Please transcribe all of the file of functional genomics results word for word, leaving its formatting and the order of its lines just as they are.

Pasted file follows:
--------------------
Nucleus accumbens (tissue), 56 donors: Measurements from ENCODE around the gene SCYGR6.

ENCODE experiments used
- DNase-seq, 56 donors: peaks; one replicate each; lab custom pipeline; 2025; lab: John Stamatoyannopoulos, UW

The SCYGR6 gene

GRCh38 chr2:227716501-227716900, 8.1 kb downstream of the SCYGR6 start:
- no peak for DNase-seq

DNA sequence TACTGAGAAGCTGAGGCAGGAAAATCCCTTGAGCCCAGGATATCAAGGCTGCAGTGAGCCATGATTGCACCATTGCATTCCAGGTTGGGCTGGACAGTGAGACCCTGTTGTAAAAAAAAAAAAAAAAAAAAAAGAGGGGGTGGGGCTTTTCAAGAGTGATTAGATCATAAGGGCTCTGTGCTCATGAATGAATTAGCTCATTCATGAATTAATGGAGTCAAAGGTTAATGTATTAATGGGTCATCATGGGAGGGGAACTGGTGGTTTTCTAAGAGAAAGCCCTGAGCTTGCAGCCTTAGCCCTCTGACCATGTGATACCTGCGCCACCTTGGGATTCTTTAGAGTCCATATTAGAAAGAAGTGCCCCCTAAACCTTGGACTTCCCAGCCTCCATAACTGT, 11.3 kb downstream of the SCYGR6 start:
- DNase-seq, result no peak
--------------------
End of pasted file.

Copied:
Nucleus accumbens (tissue), 56 donors: Measurements from ENCODE around the gene SCYGR6.

ENCODE experiments used
- DNase-seq, 56 donors: peaks; one replicate each; lab custom pipeline; 2025; lab: John Stamatoyannopoulos, UW

The SCYGR6 gene

GRCh38 chr2:227716501-227716900, 8.1 kb downstream of the SCYGR6 start:
- no peak for DNase-seq

DNA sequence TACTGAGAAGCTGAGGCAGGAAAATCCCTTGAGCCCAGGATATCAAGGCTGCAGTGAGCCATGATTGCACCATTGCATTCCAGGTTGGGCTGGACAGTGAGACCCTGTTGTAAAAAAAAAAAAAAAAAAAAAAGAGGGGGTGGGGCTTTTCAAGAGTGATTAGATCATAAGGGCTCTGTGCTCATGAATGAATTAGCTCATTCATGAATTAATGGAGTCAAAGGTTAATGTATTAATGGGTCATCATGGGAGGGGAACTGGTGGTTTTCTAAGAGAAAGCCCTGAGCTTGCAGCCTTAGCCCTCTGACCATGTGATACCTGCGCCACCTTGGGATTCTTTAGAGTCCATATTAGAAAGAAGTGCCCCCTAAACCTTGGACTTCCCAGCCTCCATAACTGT, 11.3 kb downstream of the SCYGR6 start:
- DNase-seq, result no peak